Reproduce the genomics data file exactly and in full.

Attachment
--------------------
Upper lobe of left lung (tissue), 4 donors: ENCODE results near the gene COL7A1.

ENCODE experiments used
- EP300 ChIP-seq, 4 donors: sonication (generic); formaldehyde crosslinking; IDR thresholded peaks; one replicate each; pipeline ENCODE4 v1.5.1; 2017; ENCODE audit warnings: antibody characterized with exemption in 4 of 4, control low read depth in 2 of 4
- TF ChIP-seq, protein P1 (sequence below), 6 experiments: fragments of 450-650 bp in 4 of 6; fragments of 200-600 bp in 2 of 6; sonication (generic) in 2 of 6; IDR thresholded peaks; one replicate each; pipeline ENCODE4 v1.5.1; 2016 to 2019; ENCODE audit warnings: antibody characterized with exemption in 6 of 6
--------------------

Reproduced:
Upper lobe of left lung (tissue), 4 donors: ENCODE results near the gene COL7A1.

ENCODE experiments used
- EP300 ChIP-seq, 4 donors: sonication (generic); formaldehyde crosslinking; IDR thresholded peaks; one replicate each; pipeline ENCODE4 v1.5.1; 2017; ENCODE audit warnings: antibody characterized with exemption in 4 of 4, control low read depth in 2 of 4
- TF ChIP-seq, protein P1 (sequence below), 6 experiments: fragments of 450-650 bp in 4 of 6; fragments of 200-600 bp in 2 of 6; sonication (generic) in 2 of 6; IDR thresholded peaks; one replicate each; pipeline ENCODE4 v1.5.1; 2016 to 2019; ENCODE audit warnings: antibody characterized with exemption in 6 of 6